A supply chain attack, also known as a value-chain or third-party attack, involves the infiltration of computer systems through outside parties, service providers, or applications with access to the systems and data. Over the years, the amount of sensitive data that third-party suppliers and service providers interact with has dramatically increased. The frequency of interaction with sensitive data has also dramatically shifted, and in most cases, these suppliers and service providers play an integral part in protecting this data.
Key Supply Chain Risks
Unfortunately, with suppliers and service providers playing a vital role in most organizations’ IT infrastructure and dealing with sensitive data on a daily basis, cybercriminals have come up with new ways to compromise the systems they handle, including:-
- Compromising individual third-party service providers and vendors: Anyone with physical or virtual access to sensitive data has become a target of cybercriminals. They are able to target them mostly using social engineering and phishing techniques. We’ve seen multiple IT service providers that have been the point of attack to gain access to hundreds of hospitals.
- Compromised Software: Another way supply chain attacks are launched by using compromised software. One of the most popular supply chain attacks of the past few years, the SolarWinds supply chain attack, turned compromised software (Orion) into a weapon that gave cybercriminals access to several government systems and thousands of private systems around the world. This means we need to be careful with the software that we install and connect into our Practice Management Systems. They have a direct link to our data that could become targeted.
- Counterfeit hardware or hardware embedded with malware: There is also a high likelihood that some of the hardware installed by third-parties are not genuine. This leaves the door open for your veterinary practice to get compromised. In some cases, the hardware may be genuine, but it is embedded with malware code that starts to spread on your network immediately after the hardware is integrated.
- Third-party data storage compromise: There is a high likelihood that, as a practice owner, some of your veterinary practice’s data is stored by third parties. Unfortunately, when these suppliers’ and service providers’ systems are compromised, you also fall victim to the cyberattack.
Supply Chain Best Practices
As we have established above, any company that produces software or hardware for other organizations is a potential target for cybercriminals. Therefore, practice owners must do due diligence when selecting their IT infrastructure service providers. Below are some tips on how to secure software or hardware that is not likely to get compromised.
- Ensure security requirements are precise and included in a request for proposal (RFP) and contract: This will help avoid removing vendors and suppliers that do not emphasize on the security of their systems.
- Enquire about the level of malware protection from the vendors: Your vendors and suppliers need to provide assurances that they are not susceptible to malware attacks. They also need to provide evidence that they can provide malware protection and detection for their IT services.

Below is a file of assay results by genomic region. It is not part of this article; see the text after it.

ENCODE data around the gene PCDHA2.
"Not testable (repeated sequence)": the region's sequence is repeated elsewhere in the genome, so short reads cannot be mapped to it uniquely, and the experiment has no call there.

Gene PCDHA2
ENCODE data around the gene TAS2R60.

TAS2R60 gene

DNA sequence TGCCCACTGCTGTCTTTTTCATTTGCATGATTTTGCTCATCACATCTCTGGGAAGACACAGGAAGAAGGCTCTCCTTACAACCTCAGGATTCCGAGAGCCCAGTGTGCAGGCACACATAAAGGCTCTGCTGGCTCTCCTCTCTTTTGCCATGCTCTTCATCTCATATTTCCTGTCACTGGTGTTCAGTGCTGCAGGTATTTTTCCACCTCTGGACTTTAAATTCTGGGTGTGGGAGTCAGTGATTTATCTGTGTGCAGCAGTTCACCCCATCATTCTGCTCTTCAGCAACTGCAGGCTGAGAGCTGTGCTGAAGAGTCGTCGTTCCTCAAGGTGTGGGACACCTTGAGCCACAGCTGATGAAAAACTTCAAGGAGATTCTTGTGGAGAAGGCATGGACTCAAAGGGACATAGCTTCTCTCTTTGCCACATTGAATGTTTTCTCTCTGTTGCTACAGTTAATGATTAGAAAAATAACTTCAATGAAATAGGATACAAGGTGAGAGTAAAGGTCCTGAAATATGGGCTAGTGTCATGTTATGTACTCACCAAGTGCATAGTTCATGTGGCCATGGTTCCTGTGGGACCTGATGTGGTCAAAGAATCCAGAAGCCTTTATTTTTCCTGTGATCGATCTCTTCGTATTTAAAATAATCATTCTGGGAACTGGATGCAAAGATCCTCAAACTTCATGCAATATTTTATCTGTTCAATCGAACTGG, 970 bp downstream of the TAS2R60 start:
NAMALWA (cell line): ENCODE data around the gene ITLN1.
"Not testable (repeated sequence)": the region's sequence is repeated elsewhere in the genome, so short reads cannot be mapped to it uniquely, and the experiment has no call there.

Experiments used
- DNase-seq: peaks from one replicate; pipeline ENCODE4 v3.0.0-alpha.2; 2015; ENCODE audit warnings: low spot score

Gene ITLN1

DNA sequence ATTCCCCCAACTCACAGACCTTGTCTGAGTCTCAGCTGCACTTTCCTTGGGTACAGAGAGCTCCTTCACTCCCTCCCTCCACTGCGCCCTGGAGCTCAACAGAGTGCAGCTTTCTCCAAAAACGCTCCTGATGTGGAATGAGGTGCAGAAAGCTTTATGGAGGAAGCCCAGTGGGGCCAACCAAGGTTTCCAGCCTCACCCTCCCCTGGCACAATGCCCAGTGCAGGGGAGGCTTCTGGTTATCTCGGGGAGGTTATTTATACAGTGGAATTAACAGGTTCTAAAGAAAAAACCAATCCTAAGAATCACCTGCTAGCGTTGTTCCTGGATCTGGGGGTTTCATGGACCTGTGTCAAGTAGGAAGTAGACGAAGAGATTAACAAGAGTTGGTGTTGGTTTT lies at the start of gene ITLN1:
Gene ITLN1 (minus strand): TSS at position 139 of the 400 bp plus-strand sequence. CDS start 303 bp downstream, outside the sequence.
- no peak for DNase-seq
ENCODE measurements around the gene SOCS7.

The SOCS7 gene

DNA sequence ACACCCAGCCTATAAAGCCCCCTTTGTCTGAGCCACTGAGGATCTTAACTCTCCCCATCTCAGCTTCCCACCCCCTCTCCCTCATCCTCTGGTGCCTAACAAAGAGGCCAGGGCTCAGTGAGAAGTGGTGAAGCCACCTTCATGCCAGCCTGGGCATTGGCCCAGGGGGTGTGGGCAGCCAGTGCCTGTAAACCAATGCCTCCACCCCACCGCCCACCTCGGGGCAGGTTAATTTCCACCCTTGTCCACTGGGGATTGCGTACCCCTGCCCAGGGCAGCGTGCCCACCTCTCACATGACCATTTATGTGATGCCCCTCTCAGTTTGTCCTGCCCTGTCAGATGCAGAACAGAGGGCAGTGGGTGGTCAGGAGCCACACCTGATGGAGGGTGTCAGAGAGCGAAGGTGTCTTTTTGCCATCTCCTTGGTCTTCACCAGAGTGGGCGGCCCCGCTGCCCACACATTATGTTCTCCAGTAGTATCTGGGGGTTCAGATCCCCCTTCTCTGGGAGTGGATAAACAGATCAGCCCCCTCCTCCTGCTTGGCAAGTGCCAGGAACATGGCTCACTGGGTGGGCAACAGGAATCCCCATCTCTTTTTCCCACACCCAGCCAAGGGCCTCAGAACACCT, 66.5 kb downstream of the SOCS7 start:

- Cooperation with the vendors: Once a vendor is accepted in the formal supply chain, they need to show a willingness to work with your veterinary practice to address your cybersecurity concerns. In case vulnerabilities and security gaps are found in some of their products, they should be able to work with your team to address these risks.
- Tightly controlled component purchases: As a practice owner, you will need to ensure that your vendors are purchasing quality components for your practice. They will need to prove that purchases are made from approved providers and that proper cybersecurity measures are in place to ensure that the products provided are not vulnerable to cyberattacks.
- Implement zero-trust architecture: reliance on your vendors will not always work. Therefore, it is also important to have a cybersecurity policy that emphasizes on verifying and authenticating every user attempting to gain access to your systems. With this method, you will be able to prevent cybercriminals from gaining unauthorized access to your system even when they have compromised your vendors and suppliers.
- Tight access control: Ensure that you have tight access control for your system. Very sensitive data should only be accessed by a small group of people in your veterinary practice to prevent the entire system from getting compromised in case of a supply-chain attack.
- Detect your vendors’ data leaks: In most cases, your vendors are unaware that some of their systems leak sensitive information. Therefore, it is important to have also test products provided by these third-party vendors. Unfortunately, most veterinary practices do not have the resources to audit the systems they purchase, which puts them at great risk.
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